Last night to get ready I again watched Jewish Soldiers in Blue and Gray, the award winning documentary released last year chronicling the the 10,000 Jews who fought on both sides of the conflict. Most histories of the Civil War that discuss the role of the Jews in the war, if they do that, mention Judah Benjamin and stop there. I am looking forward to hearing Sarna tomorrow and reading the book in the next few weeks. To be continued.

The restoration of Richard Theodore Greener

(Hat tip David Jensen)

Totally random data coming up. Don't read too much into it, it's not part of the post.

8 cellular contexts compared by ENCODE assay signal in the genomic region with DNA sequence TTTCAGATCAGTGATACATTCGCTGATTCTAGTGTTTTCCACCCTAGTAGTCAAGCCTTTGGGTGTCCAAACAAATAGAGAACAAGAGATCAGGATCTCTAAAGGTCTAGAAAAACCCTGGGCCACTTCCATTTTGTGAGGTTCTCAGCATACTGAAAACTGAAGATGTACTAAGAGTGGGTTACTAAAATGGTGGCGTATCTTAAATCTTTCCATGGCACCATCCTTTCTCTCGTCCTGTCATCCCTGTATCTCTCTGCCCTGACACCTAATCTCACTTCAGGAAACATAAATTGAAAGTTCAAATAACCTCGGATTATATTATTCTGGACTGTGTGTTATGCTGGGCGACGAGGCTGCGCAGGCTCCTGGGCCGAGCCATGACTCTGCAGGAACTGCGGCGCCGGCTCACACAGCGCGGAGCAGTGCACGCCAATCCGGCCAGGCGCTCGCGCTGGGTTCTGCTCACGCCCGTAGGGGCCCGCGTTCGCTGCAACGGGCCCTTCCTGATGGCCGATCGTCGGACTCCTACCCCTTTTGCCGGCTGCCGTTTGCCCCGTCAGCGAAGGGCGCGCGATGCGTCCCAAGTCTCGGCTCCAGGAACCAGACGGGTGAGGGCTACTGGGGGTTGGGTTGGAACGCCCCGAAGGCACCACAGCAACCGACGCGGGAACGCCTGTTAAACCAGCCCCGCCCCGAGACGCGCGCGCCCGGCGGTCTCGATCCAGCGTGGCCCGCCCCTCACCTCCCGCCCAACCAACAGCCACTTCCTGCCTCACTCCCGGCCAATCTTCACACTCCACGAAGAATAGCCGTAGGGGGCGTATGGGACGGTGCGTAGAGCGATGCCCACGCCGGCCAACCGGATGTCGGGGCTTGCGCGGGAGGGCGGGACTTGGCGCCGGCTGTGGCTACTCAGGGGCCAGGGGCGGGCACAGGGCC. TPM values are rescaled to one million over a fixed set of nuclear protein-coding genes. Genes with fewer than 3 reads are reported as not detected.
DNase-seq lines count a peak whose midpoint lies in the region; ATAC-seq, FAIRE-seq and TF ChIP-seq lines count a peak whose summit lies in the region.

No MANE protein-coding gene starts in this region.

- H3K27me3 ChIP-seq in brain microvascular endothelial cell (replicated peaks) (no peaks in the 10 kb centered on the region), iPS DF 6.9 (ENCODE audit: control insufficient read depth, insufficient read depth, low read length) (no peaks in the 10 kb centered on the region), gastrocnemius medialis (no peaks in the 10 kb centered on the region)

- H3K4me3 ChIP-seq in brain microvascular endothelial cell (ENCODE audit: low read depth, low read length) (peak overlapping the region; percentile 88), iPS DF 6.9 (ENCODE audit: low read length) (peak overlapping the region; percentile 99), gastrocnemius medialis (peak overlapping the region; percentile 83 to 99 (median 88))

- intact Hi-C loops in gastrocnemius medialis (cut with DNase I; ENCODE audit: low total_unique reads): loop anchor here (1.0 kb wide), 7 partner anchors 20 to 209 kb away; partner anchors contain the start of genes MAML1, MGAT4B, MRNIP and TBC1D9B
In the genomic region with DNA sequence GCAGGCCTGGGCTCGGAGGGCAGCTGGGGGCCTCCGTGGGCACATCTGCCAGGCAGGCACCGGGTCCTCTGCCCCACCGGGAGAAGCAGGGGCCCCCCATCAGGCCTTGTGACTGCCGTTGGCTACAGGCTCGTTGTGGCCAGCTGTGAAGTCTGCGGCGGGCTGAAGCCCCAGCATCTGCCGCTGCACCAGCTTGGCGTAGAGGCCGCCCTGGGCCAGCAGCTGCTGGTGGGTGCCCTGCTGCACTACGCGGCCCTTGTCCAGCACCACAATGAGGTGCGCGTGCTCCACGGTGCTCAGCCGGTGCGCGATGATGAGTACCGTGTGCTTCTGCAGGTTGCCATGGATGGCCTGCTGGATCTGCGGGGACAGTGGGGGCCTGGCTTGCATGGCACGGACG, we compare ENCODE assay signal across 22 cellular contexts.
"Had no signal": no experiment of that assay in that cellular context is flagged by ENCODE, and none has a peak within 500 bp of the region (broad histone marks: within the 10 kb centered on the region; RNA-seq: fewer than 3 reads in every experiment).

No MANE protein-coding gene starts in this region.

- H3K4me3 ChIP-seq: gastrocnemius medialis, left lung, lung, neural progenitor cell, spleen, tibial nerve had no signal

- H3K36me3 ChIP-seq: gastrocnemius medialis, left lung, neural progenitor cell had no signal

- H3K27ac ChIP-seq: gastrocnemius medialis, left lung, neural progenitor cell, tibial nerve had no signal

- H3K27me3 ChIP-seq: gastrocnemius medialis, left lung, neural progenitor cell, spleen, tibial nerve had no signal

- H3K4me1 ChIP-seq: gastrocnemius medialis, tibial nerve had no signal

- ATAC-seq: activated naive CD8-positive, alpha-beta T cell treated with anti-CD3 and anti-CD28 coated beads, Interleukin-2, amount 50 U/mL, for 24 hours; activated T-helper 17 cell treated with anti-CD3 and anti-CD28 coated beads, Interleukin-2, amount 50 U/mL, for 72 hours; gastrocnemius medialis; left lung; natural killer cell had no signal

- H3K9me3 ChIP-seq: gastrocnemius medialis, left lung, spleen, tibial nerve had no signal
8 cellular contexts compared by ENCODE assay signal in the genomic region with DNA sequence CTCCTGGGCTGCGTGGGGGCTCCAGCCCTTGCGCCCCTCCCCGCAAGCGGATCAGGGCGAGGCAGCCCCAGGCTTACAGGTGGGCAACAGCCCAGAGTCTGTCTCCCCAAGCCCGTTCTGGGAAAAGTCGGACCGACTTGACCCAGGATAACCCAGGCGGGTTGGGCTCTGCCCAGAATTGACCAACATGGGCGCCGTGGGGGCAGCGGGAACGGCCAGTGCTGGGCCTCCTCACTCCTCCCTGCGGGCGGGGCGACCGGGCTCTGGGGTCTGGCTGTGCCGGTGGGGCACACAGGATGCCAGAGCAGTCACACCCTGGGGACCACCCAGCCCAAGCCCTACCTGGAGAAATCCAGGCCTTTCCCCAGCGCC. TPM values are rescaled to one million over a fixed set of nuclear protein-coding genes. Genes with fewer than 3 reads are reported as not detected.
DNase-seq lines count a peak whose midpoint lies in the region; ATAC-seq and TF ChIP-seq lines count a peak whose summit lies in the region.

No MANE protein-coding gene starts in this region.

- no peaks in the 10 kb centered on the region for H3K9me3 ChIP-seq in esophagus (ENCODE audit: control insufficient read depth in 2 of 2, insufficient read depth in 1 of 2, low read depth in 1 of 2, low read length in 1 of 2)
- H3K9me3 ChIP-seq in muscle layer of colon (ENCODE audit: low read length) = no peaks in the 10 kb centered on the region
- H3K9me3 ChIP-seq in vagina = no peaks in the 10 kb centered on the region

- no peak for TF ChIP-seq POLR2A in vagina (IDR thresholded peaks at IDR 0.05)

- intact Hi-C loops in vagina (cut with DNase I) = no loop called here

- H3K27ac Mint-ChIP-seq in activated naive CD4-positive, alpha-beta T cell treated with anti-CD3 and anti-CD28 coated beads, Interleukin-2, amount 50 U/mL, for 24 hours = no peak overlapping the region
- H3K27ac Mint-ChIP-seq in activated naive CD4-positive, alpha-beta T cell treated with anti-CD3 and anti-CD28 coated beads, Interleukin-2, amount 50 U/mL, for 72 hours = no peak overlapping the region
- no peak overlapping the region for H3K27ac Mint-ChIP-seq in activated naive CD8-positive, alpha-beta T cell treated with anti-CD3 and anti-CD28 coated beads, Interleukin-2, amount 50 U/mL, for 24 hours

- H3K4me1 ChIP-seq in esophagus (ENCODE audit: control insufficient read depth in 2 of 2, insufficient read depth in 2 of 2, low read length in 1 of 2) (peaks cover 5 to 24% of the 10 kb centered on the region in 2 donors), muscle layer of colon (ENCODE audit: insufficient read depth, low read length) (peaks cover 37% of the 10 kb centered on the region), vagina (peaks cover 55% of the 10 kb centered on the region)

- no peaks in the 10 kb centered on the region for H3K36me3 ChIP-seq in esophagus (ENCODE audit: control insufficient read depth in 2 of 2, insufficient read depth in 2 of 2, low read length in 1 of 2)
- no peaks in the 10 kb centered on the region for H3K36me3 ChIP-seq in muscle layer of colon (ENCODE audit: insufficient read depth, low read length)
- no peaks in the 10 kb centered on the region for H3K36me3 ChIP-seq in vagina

I have written before of my appreciation for the recovery of Long Lost Items. The stories are exciting precisely because of their unexpectedness. You are reading the newspaper one day and learn, for instance,  that a WW2 German U-boat has been discovered off the coast of New Jersey, as actually happened about a decade ago. The other day a friend forwarded me this piece about the discovery of a cache of personal effects once belonging to Richard T. Greener. That many readers might not know who Greener was is unfortunate, because he was very much the equal of Frederick Douglass, Booker T. Washington, and even W.E.B DuBois. Greener was the first African American graduate of Harvard College, entering that institution in September 1865 as a member of the first class to enroll after the Civil War’s end that April. In the early 1870s Greener was the principal of the Male Department in the Philadelphia Institute for Colored Youth. He soon took a similar post at a school in Washington DC. Eventually Greener earned his law degree from the University of South Carolina. While studying there he traveled through the heart of the fire eating Palmetto State preaching the gospel of racial equality, often under considerable threat of violence. Wisely, Greener left South Carolina as Reconstruction was ending. He moved back to Washington where he served as Dean of Howard University’s Law School, but left after a few years to open his own highly successful practice on T Street. Greener was a Republican and a close friend of U.S. Grant’s. He was secretary of the Grant Monument Association and was thus largely responsible for the creation of Grant’s Tomb. He even procured funds from African nations such as Sierra Leone for this endeavor. Later he served in India, China, and Russia in the McKinley and Roosevelt Administrations. (It is always surprising to read/hear of Americans serving in such far flung regions in the nineteenth century.)